Gabe Kapler's rookie season as manager proved to be fascinating and frustrating. Not just because of his in-game moves, but because of Kapler's pregame and postgame comments. Kapler often took positivity to the extreme. Is it one thing not to bash a player publicly, but it is something else to talk about how awesome he is playing even when he is not. And as the season spiraled downward, fans and even a few players would have liked to have heard more urgency in Kapler's voice. Kapler never spoke to the team as a group until the final days of the season, when they were trying to snap a nine-game losing streak.

"I watched this happen to Dusty Baker," MacPhail said. "If you're just overly positive, overly positive, then you lose credibility with the fans after a while. You have to find a way to craft a message that is not critical of your players or negative, but acknowledge that there's some areas like the rest of us we need to make some improvements."

'Very happy' with Klentak
MacPhail declined to address general manager Matt Klentak's status, but his job is secure.

"I'm asking Matt to build an organization," MacPhail said. "I'm asking him to build a baseball organization that can compete with some of the behemoths in our game. I'm very happy with the people he has brought in here.

"And I'll tell you something else -- you know what, I've never told him this -- but there's one area where I just flat admire Matt. He is not afraid. He is not afraid. It used to gall me when I was a general manager, if I was dealing with a GM that would never make a deal unless it was so lopsided in his favor. I thought they were afraid. If you wait in baseball until all the evidence points to one decision, it's too late and it's not available to you anymore. He's not like that at all."

Klentak contacted the Marlins last offseason for Christian Yelich. He talked with the Orioles this summer about Machado. But in the end, Yelich went to the Brewers and Machado went to the Dodgers. The Phillies could have used both, but they preferred to hold on to their prospects. It will be interesting to see if Klentak pulls the trigger on a blockbuster deal this winter.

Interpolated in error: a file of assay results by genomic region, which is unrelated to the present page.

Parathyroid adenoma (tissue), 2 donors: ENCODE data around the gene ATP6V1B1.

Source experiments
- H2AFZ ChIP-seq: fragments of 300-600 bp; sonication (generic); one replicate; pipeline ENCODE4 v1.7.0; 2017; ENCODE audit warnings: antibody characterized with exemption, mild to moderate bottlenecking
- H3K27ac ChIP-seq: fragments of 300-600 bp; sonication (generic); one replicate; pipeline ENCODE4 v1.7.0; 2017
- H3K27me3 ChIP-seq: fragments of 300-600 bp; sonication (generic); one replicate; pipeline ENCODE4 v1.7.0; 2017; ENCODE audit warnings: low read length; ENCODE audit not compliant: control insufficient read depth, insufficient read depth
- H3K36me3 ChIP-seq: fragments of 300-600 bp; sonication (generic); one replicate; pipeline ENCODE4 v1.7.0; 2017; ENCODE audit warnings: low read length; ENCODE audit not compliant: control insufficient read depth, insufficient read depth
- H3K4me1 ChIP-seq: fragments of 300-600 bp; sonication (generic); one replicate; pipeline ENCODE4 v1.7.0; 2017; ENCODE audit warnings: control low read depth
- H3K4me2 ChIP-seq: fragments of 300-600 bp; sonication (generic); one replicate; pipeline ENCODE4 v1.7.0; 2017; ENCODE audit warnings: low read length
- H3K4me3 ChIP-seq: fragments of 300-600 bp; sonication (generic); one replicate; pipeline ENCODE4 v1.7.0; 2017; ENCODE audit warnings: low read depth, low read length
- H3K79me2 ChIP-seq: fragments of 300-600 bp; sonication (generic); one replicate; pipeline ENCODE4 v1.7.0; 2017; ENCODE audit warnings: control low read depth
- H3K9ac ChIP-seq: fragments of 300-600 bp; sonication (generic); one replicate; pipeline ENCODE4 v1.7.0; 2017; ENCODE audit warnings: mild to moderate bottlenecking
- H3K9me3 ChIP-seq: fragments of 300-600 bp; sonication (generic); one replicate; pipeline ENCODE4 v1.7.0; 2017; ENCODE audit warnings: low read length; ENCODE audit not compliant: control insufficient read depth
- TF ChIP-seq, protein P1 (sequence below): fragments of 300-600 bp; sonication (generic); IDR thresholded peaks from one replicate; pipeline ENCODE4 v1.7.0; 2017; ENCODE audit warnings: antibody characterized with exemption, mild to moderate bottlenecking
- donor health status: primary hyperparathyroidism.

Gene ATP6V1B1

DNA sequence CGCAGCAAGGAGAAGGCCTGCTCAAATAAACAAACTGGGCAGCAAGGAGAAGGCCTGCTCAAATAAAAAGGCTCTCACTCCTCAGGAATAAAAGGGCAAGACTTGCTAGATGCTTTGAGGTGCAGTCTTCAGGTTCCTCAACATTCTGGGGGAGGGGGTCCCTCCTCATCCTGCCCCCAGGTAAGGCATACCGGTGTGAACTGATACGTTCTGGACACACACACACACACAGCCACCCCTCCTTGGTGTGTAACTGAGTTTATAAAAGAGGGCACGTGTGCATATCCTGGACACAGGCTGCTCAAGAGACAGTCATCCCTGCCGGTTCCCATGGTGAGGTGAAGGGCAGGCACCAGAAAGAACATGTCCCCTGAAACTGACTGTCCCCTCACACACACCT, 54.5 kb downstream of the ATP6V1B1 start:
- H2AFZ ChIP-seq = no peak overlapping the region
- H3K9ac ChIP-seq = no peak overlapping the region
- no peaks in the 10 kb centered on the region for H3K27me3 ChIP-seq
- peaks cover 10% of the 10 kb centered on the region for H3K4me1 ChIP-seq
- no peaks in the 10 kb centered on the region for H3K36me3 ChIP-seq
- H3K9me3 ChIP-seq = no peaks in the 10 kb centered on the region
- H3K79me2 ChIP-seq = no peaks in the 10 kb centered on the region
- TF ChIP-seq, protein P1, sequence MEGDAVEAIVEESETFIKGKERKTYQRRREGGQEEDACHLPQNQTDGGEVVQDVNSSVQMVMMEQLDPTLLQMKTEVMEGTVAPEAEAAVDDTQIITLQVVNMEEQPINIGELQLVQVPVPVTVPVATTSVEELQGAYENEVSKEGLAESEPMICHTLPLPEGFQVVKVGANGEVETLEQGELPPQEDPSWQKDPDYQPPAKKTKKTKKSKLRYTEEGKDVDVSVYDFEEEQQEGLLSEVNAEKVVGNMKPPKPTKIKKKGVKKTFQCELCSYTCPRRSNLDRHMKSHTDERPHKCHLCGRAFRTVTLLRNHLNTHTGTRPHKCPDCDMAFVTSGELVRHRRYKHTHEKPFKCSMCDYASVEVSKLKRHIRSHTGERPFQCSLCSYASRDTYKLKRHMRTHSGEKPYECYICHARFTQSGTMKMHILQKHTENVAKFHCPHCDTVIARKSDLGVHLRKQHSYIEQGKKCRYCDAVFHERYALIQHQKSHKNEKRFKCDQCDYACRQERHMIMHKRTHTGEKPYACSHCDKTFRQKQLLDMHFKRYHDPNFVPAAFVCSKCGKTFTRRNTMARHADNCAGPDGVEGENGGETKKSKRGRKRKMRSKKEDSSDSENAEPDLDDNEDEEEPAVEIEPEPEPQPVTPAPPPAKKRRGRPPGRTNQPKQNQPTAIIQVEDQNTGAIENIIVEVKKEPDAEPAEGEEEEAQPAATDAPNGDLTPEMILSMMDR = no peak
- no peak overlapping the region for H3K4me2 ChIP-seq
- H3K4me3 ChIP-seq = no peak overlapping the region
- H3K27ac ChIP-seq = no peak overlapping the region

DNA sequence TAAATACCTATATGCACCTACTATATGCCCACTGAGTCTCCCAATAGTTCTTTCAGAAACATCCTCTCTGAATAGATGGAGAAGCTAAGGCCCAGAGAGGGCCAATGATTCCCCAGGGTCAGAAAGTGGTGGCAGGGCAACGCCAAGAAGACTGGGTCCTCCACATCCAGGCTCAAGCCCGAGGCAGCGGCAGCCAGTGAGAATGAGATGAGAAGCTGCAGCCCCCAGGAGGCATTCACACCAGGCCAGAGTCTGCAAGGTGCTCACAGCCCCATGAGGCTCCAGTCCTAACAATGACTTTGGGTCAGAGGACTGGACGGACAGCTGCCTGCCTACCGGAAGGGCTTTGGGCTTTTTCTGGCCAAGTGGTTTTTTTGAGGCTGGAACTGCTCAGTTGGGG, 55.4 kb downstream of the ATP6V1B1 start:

I'll give you wRC+ and wOBA
The Phillies moved from one extreme to the other regarding analytics. Data heavily influence every decision they make.

Of course, analytics are necessary to build a winning organization. Some of the best organizations in baseball have massive analytics departments, like the Cubs, Yankees, Astros and Dodgers. The Phillies must keep up.

But the quality of the information is key, too. Are there methods to check the science behind the Phillies' data implementation? At one point this season, the Phillies' infield shifts were among the worst in baseball.

"We're learning," MacPhail said. "We're growing this department. And we are learning what works and what doesn't work."

What does Middleton think?
Phillies managing partner John Middleton is a Philly guy. He cannot take the losing well. What does he think about the season?

"I think he shares my assessment of significant progress that was significantly diminished by an awful ending," MacPhail said. "He's been a little crabby to be around lately."

Todd Zolecki has covered the Phillies since 2003, and for MLB.com since 2009. Follow him on Twitter, Instagram and Facebook.